Tuesday, June 27, 2023
Portage Biotech Inc., a clinical-stage immuno-oncology company focused on advancing innovative multi-targeted therapies for use in single-agent and combination treatments, has announced the initiation of its Phase 1a trial, ADPORT-601 (NCT04969315). The trial marks an important milestone as the first patient has been dosed with PORT-6, Portage's adenosine 2A receptor (A2AR) antagonist candidate. This Phase 1a trial aims to evaluate the safety and efficacy of PORT-6 in patients with solid tumors, including prostate cancer, renal cancer, and non-small cell lung cancer.
Dr. Ian Walters, CEO and Chairman of Portage Biotech, expressed enthusiasm about the trial and the collaboration with academic partners. The company believes that targeting the adenosine pathway could lead to improved outcomes across multiple cancer types. PORT-6, as a next-generation A2AR antagonist, is expected to be more potent, durable, and selective compared to other agents, based on promising pre-clinical studies.
The ADPORT-601 trial is designed as an adaptive Phase 1a/1b study that will not only assess the safety and efficacy of PORT-6 but also evaluate Portage's adenosine 2B receptor (A2BR) antagonist, PORT-7. The trial will incorporate proprietary biomarkers to identify patients with high expression of A2A and A2B receptors. This personalized treatment approach aims to select patients who are more likely to respond and benefit from the treatment based on their tumor characteristics.
Experts involved in the trial have highlighted the significance of targeting the adenosine signaling pathway in overcoming tumor immune evasion. Dr. Sumit Subudhi of MD Anderson Cancer Center expressed confidence in Portage's A2AR and A2BR antagonists, considering them to be leading candidates for addressing this immunosuppressive pathway.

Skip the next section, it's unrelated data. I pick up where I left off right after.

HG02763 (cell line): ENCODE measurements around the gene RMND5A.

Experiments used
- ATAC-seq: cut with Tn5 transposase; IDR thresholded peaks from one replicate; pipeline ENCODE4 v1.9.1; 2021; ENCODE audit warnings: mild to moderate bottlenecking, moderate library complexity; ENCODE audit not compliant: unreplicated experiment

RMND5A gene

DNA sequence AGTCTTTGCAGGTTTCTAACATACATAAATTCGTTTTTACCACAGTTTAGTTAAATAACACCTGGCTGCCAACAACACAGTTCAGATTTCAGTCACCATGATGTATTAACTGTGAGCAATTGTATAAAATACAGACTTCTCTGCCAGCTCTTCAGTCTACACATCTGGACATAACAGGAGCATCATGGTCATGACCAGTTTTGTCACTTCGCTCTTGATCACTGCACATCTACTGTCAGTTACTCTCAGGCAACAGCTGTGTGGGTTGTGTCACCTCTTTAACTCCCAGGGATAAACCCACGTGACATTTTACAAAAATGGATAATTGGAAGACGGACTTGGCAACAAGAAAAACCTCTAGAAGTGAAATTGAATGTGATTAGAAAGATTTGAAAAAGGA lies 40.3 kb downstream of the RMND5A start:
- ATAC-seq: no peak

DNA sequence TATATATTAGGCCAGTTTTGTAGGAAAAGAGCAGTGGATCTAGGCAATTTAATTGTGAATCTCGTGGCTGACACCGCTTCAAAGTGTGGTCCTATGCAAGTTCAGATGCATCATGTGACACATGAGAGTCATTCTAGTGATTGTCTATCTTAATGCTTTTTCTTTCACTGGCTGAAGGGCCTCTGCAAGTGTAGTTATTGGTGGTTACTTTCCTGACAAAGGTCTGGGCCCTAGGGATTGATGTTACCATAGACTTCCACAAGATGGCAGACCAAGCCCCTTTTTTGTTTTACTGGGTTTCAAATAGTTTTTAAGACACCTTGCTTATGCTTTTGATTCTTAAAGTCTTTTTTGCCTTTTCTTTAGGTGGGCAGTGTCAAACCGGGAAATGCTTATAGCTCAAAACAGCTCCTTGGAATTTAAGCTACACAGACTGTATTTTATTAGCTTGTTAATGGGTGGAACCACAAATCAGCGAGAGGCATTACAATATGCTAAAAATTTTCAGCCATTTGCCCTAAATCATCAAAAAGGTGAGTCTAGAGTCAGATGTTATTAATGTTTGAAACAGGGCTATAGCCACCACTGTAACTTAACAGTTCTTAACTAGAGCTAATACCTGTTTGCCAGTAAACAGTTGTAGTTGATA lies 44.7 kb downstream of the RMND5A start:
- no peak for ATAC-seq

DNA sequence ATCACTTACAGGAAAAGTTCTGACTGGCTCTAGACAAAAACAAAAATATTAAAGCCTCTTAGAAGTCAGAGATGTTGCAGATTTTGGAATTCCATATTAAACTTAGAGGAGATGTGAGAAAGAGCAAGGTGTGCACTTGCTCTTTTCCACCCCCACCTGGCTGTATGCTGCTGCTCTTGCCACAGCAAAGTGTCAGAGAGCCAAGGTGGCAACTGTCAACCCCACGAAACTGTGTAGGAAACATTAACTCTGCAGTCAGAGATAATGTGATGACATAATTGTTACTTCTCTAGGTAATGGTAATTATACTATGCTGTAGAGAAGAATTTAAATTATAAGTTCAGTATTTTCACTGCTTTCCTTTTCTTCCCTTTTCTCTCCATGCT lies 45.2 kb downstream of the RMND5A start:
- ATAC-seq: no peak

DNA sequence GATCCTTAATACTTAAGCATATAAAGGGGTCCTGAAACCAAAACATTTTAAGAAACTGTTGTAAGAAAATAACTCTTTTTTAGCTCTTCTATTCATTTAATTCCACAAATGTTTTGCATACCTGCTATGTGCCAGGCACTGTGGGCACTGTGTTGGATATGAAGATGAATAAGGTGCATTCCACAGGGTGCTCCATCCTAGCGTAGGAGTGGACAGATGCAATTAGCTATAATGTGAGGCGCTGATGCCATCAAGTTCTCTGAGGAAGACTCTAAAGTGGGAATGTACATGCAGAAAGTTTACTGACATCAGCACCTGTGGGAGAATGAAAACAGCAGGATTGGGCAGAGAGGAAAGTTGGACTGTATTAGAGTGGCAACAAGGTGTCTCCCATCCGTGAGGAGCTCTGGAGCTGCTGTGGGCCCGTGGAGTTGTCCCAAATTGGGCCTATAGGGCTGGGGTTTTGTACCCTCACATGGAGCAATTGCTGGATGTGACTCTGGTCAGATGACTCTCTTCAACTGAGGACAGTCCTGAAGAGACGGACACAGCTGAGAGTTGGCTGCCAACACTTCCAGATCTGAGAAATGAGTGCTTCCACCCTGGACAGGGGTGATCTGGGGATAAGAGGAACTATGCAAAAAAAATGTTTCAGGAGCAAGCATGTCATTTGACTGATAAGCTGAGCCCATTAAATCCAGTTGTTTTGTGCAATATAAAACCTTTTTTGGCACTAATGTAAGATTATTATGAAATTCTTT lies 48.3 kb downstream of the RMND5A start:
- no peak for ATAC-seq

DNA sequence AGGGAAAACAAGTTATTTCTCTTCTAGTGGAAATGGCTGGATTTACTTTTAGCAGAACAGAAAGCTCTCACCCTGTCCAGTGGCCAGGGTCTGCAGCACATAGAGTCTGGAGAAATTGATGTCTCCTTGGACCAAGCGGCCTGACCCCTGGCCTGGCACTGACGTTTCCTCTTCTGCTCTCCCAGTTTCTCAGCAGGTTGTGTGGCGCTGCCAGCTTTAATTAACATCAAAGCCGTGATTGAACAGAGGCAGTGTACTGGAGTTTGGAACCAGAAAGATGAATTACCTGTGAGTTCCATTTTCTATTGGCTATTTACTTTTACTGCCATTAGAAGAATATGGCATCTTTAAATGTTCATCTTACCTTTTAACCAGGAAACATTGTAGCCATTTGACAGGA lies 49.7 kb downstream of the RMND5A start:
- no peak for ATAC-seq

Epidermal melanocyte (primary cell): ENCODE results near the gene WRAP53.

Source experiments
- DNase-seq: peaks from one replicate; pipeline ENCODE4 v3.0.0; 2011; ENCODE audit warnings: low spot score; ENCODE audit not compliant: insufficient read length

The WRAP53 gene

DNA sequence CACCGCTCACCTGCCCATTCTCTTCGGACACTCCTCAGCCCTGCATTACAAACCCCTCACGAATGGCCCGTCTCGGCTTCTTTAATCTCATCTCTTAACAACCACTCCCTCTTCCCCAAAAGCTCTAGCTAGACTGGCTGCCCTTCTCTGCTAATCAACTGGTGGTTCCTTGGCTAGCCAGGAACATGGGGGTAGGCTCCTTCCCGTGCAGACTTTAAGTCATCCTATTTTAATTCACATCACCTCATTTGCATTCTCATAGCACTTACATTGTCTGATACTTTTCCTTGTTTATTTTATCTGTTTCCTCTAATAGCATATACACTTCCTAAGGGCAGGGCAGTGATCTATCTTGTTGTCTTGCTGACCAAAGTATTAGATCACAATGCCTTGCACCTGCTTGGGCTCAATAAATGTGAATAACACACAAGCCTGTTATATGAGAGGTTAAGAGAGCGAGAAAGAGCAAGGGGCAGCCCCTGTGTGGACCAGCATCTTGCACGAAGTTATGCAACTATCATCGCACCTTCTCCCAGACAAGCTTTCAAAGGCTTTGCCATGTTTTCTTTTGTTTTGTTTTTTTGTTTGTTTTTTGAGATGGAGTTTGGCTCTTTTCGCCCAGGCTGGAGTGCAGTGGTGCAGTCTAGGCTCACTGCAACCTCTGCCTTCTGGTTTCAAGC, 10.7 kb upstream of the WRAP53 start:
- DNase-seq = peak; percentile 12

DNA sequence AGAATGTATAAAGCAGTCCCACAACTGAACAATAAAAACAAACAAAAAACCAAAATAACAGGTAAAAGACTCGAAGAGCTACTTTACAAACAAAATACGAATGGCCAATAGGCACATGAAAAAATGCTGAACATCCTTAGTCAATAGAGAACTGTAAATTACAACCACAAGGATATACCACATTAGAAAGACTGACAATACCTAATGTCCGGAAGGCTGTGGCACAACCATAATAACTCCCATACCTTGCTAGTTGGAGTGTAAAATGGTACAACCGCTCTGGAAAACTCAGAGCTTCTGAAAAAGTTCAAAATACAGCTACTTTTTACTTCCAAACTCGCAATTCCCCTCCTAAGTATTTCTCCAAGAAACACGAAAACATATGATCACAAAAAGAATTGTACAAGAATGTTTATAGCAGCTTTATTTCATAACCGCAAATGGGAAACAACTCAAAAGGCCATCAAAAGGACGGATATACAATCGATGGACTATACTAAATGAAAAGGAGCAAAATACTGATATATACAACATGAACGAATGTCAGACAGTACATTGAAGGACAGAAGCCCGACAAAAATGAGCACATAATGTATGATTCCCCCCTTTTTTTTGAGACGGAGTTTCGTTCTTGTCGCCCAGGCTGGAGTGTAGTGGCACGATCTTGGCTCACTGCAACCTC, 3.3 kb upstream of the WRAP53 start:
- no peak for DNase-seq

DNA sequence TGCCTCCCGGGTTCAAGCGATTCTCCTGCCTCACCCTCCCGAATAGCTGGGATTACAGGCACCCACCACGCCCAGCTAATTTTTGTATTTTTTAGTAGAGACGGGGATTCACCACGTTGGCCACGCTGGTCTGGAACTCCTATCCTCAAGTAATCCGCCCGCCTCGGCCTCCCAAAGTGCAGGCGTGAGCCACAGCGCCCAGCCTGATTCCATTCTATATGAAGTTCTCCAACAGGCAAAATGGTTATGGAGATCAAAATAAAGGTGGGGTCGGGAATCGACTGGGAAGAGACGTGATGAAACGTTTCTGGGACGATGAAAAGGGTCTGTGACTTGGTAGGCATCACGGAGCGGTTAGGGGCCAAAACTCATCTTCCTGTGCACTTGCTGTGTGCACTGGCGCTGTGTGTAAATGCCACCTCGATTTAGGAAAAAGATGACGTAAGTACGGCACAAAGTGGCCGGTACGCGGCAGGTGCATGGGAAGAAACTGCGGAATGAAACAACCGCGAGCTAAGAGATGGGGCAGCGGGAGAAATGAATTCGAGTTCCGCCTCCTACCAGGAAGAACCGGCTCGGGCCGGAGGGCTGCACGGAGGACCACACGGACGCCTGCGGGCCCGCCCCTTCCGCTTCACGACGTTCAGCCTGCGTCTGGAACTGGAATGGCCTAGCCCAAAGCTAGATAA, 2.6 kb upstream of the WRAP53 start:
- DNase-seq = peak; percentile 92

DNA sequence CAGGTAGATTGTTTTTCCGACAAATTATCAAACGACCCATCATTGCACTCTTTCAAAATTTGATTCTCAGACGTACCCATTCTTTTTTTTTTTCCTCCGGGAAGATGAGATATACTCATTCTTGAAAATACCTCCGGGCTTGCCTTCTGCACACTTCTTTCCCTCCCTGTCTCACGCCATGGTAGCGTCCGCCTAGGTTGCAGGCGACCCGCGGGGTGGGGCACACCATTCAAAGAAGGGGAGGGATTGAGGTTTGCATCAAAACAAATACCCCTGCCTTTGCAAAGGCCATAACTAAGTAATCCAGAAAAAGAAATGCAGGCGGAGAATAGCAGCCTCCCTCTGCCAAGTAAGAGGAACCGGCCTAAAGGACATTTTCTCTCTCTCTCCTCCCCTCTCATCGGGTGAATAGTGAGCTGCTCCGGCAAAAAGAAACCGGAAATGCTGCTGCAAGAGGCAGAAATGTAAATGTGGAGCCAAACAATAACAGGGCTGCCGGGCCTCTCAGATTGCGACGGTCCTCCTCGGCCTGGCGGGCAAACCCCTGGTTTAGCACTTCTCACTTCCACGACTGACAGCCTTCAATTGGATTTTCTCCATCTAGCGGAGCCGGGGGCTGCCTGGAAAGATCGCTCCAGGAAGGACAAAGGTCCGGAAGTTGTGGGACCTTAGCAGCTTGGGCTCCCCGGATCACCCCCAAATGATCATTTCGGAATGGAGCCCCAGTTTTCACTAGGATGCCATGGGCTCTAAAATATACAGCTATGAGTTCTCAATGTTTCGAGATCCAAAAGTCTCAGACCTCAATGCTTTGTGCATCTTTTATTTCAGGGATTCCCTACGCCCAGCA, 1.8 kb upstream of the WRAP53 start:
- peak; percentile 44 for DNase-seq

Dr. Lawrence Fong of the Hellen Diller Family Comprehensive Cancer Center at the University of California, San Francisco, commented on the potential of the PORT-6 A2AR antagonist and PORT-7 A2BR antagonist trial to shed light on therapeutic implications by targeting each pathway alone or in combination. This trial presents an opportunity to improve patient selection strategies by identifying tumors with high adenosine expression and evaluating the efficacy of Portage's adenosine antagonists.
Portage Biotech's Phase 1a trial of PORT-6 in select solid tumors represents a significant step forward in their pursuit of novel immuno-oncology therapies and provides hope for patients in need of effective treatments.
Adenosine, a key factor in cancer immune evasion, is known to play a crucial role in generating immunosuppression within the tumor microenvironment (TME). Studies indicate that the TME exhibits significantly elevated levels (100-500 fold) of extracellular adenosine. Engagement with adenosine receptors A2A and A2B triggers immune response dampening, suppressing the function of effector cells and promoting the stability of immunosuppressive regulatory cells. Overexpression of A2A and A2B receptors is associated with unfavorable prognosis in various cancers, including prostate cancer, colorectal cancer, and lung adenocarcinoma, as it impairs the immune response against tumors. Consequently, targeting A2A and A2B receptors has become a high-priority approach for immunotherapeutic interventions. Portage Biotech is advancing four novel adenosine antagonists that cover the entire range of adenosine-targeting strategies. This comprehensive approach enables the exploration of how targeting the adenosine pathway can enhance treatment response across multiple cancer types and non-cancer indications.
The ADPORT-601 trial, an adaptive Phase 1a/1b study, aims to investigate Portage Biotech's small molecule adenosine antagonists, PORT-6 and PORT-7. The study will assess their effectiveness as monotherapies, in combination with each other, and potentially in combination with other Portage assets. In Phase 1a, the safety of PORT-6 and PORT-7 will be evaluated as monotherapies and in combination with immune checkpoint inhibitors. The primary objective is to identify the recommended Phase 2 dose. Phase 1b, on the other hand, will focus on exploring PORT-6 and PORT-7 as monotherapies in a select patient population, comparing them to standard-of-care treatments through randomized trials.